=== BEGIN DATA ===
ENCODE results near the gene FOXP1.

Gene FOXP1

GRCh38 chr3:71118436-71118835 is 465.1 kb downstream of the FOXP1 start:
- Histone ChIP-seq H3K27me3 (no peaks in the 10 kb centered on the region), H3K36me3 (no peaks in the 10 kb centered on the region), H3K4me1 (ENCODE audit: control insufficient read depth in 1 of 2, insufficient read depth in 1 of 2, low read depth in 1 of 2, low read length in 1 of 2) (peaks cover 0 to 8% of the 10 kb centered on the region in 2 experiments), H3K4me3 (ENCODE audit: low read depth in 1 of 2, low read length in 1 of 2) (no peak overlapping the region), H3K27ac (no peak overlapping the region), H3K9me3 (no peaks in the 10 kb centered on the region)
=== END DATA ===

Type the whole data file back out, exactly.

ENCODE results near the gene FOXP1.

Gene FOXP1

GRCh38 chr3:71118436-71118835 is 465.1 kb downstream of the FOXP1 start:
- Histone ChIP-seq H3K27me3 (no peaks in the 10 kb centered on the region), H3K36me3 (no peaks in the 10 kb centered on the region), H3K4me1 (ENCODE audit: control insufficient read depth in 1 of 2, insufficient read depth in 1 of 2, low read depth in 1 of 2, low read length in 1 of 2) (peaks cover 0 to 8% of the 10 kb centered on the region in 2 experiments), H3K4me3 (ENCODE audit: low read depth in 1 of 2, low read length in 1 of 2) (no peak overlapping the region), H3K27ac (no peak overlapping the region), H3K9me3 (no peaks in the 10 kb centered on the region)